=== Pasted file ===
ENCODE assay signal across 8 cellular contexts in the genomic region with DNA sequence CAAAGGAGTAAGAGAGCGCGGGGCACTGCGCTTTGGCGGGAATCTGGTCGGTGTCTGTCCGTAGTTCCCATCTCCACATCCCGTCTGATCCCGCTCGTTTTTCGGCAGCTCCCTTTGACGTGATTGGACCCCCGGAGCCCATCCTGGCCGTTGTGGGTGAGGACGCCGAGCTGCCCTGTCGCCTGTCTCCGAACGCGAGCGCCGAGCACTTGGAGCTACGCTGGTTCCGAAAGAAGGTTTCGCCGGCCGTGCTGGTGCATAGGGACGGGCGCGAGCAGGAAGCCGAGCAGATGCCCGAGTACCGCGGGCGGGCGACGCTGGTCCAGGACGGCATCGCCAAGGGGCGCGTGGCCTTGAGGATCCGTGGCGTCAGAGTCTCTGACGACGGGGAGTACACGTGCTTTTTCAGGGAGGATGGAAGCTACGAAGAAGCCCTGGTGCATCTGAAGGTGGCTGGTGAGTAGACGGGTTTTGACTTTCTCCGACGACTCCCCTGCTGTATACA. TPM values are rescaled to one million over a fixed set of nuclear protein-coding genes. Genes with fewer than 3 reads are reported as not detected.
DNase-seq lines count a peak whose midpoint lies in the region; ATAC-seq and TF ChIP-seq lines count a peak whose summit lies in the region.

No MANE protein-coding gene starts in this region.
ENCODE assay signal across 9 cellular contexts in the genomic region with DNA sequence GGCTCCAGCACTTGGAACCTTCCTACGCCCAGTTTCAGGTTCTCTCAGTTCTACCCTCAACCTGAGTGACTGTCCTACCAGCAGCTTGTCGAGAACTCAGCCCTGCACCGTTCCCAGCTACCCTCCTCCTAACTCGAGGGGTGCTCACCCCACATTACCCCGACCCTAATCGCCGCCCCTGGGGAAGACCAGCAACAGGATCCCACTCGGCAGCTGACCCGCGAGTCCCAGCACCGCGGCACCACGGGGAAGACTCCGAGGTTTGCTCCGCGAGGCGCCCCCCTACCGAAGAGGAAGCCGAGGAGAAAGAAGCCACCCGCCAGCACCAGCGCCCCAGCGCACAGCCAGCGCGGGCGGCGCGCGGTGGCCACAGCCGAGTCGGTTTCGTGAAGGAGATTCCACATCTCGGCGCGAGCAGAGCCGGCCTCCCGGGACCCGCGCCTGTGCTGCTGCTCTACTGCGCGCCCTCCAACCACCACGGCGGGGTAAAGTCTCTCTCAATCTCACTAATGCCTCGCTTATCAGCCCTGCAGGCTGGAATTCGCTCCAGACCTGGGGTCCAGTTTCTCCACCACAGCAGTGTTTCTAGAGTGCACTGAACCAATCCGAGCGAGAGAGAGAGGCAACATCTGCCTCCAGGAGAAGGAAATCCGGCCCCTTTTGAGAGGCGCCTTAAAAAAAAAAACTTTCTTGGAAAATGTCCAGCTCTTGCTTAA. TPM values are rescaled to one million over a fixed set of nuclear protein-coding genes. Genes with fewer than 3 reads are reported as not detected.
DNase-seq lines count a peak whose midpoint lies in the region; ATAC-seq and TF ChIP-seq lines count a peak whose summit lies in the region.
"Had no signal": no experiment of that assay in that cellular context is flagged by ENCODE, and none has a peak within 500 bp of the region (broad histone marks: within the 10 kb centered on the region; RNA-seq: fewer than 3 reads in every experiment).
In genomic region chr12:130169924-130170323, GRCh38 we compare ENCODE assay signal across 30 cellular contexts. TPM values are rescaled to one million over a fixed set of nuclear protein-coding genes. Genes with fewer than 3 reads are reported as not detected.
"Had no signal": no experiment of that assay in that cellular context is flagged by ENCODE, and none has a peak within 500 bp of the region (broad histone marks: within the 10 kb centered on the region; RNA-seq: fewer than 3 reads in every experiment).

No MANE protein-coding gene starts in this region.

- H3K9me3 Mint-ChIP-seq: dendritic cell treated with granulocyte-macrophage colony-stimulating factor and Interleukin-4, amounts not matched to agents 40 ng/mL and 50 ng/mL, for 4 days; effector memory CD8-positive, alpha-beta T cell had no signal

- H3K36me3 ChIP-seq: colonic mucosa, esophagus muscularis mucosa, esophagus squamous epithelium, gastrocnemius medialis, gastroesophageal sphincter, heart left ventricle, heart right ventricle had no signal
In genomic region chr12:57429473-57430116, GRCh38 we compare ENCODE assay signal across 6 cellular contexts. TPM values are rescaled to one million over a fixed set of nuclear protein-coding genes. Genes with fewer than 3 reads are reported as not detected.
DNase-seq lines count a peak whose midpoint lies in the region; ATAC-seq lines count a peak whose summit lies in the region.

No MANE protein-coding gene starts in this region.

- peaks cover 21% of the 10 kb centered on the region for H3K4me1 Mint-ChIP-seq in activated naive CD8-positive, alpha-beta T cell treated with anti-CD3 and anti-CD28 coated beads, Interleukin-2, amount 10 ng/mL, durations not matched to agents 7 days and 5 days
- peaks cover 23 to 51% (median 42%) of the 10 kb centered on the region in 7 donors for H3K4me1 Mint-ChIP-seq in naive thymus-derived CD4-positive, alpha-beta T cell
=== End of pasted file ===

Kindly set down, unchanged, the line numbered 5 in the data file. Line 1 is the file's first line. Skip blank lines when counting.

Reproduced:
DNase-seq lines count a peak whose midpoint lies in the region; ATAC-seq and TF ChIP-seq lines count a peak whose summit lies in the region.